In addition, several previous clinical reports have also indicated the potential benefits of bevacizumab on advanced ALK-rearrangement NSCLC. For example, adding bevacizumab to chemotherapy was found to effectively control radioresistant brain metastases in an ALK-rearrangement lung adenocarcinoma patient [42]. Treated with bevacizumab combined chemotherapy, lung nodule of ALK-rearrangement NSCLC showed significant shrinkage after two cycles of therapy, and the PFS or OS has not been reached after 8 cycles of treatment [43]. In another retrospective study, prolonged responses (18 months) were observed after treatment of weekly paclitaxel and bevacizumab in the ALK-rearrangement NSCLC patient [44]. Finally, long-term disease control was also observed after treatment with pemetrexed and bevacizumab in NSCLC patients with ALK or ROS1 gene rearrangements compared with general nonsquamous NSCLC population [45].

Here, we presented a case with ALK positive lung adenocarcinoma getting clinical benefit of 7 months of PFS from bevacizumab to pemetrexed treatment after two failed courses of ALK-inhibitor therapy; and the toxicity was well tolerated. It seems that addition of bevacizumab to pemetrexed treatment tend to be a favorable option for the resistant ALK-rearrangement NSCLC.

However, there are still some questions to be addressed in the near future. First, at present, the patients in the “PROFILE” and “ASCEND” trials were administrated standard chemotherapy or ALK-TKI as the first or second line therapies. However, none study is being planned in order to compare bevacizumab combined with chemotherapy versus ALK-TKI in the treatment-naïve or previously treated ALK-rearrangement NSCLC patients. Second, given the effectiveness of bevacizumab and ALK-TKI in the ALK-rearrangement NSCLC, trials of NCT02521051 and NCT02946359 combing these two kinds of drugs are being undertaken [46, 47]. Third, although the patient in our report got 7 months of PFS in the fourth line treatment, the efficacy of bevacizumab plus pemetrexed for ALK-rearrangement NSCLC is still needed to be studied in future prospective trials. ALK-rearrangement may predict favorable response to the therapy of bevacizumab plus pemetrexed in advanced non-small-cell lung cancer.

Conclusion

We present this case with ALK-rearrangement metastatic NSCLC who was initially resistant to two courses of ALK-TKI therapy, but got a clinical benefit from the combined treatment of bevacizumab plus pemetrexed and we conduct a review of the related literature. It demonstrates that ALK-rearrangement may predict a favorable response to the therapy of bevacizumab combined with pemetrexed in advanced non-small cell lung cancer and this combination may be a reasonable choice for advanced ALK-rearrangement NSCLC patient when ALK-TKIs treatment failed. Further studies are still needed to confirm the efficacy of bevacizumab plus pemetrexed for ALK-rearrangement NSCLC.

Notes

Abbreviations

ALK: 

anaplastic lymphoma kinase

NSCLC: 

non-small cell lung cancer

VEGF-A: 

vascular endothelial growth factor-A

PFS: 

progression free survival

TKI: 

Tyrosine Kinase Inhibitor

ORR: 

objective response rate

EGFR: 

Epidermal Growth Factor Receptor

CT: 

computed tomography

CEA: 

carcinoembryonic antigen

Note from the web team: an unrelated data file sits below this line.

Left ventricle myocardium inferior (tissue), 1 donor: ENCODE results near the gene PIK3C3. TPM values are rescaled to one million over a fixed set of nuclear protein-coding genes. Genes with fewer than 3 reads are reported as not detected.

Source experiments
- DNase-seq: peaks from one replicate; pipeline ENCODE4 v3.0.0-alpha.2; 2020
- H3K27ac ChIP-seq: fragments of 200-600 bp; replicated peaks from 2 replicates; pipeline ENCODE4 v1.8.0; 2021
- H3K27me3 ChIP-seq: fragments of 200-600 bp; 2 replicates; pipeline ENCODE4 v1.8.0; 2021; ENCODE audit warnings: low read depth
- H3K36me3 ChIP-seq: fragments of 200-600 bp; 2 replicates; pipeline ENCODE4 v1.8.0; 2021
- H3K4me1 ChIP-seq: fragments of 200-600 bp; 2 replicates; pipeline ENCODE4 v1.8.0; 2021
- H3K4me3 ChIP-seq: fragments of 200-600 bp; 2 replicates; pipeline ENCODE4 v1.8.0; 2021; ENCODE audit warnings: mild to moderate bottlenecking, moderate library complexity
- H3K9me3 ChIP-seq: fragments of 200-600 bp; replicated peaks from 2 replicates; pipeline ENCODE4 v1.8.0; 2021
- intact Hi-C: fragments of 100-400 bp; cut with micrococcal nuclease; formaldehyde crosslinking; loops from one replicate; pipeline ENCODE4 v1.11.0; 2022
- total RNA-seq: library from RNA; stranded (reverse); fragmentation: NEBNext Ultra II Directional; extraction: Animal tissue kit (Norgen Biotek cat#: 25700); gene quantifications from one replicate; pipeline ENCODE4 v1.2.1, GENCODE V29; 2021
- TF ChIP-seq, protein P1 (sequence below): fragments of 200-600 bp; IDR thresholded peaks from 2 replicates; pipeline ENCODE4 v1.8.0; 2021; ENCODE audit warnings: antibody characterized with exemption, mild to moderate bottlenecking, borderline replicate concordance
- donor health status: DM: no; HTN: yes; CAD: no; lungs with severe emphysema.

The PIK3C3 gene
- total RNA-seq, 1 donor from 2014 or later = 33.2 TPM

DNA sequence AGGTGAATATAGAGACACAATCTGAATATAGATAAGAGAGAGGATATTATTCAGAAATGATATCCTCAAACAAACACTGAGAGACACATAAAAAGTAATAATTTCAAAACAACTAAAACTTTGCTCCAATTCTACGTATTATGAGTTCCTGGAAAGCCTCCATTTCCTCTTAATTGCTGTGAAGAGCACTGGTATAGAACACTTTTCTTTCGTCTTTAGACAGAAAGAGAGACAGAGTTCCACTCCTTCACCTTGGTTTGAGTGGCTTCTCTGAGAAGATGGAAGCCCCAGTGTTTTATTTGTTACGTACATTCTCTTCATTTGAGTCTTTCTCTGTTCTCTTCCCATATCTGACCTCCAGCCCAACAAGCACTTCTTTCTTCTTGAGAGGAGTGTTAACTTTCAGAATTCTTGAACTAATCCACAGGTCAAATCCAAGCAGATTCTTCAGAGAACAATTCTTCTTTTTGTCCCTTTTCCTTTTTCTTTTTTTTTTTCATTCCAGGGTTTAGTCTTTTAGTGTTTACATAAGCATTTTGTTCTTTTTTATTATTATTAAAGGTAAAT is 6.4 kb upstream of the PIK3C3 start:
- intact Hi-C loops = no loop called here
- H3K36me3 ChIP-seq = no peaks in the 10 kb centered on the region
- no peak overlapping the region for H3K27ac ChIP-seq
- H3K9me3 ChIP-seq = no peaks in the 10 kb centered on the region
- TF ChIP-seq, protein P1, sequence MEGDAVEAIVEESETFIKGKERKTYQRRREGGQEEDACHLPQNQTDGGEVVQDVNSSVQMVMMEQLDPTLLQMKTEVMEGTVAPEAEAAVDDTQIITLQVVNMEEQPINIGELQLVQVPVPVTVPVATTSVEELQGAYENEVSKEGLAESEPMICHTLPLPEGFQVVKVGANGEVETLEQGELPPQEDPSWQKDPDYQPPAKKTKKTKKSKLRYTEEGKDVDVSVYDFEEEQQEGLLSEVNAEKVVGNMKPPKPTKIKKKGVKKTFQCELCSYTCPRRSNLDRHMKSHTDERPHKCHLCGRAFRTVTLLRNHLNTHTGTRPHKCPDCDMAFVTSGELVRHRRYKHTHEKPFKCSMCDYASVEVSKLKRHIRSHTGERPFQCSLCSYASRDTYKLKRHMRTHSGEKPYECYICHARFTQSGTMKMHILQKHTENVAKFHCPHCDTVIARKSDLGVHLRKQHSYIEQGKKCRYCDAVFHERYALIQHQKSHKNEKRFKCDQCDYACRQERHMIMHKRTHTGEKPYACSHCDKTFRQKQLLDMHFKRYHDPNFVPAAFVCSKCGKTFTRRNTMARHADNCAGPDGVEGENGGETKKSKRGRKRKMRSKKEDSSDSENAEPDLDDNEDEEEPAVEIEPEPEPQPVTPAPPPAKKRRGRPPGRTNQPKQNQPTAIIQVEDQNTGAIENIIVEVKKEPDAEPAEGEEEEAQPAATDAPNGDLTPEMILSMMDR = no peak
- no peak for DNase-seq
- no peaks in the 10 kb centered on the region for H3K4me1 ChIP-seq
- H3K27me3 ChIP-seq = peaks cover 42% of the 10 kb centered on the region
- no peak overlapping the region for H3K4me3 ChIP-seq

PR: 

partial response

KRAS: 

Kirsten rat sarcoma viral oncogene

Declarations

Authors’ contributions

LW: provided the case and responsible for manuscript revision. ZL: drafted the manuscript. YB: participated in reviewing and editing of the manuscript. BL: contributed in collecting and analyzing pathological pictures. XS: contributed in analyzing CT image. All authors read and approved the final manuscript.

Acknowledgements

This study was approved by the Ethics Committee of Shandong Cancer Hospital. Informed patient consent was obtained for publication of this case report. All authors of the manuscript have read and agreed to its content and are accountable for all aspects of the accuracy and integrity of the manuscript in accordance with ICMJE criteria.

Competing interests

The authors declare that they have no competing interests.

Availability of data and materials

All material in this commentary is stored on the institutional computer of the corresponding author (DRW) with cloud based back-up.

Consent for publication

Patient has given written consent to publish data relating to her case for educational purposes.

Ethics approval and consent to participate

Ethical approval was obtained from the Shandong Cancer Hospital Affiliated to Shandong University Research Ethics Committee. Informed consent to treatment was obtained from the patient.

Funding

This work was supported by the following grant: Natural Science Foundation of Shandong Province (Grant No. ZR2016HM41), the Project of the National Natural Science Foundation of China (Grant No. 81402299), the Project of the National Natural Science Foundation of China (Grant No. 81472812), the Project of Postdoctoral Innovation of Shandong Province (Grant No. 201501010 and 201601006), the Project of Postdoctoral Science Foundation of China (Grant No. 2016M590640).

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Authors’ Affiliations

(1)
School of Medicine and Life Sciences, University of Jinan-Shandong Academy of Medical Sciences, Jinan, China
(2)
Department of Radiation Oncology, Shandong Cancer Hospital Affiliated to Shandong University, Shandong Academy of Medical Science, Jinan, China
(3)
Clinical College, Weifang Medical University, Weifang, China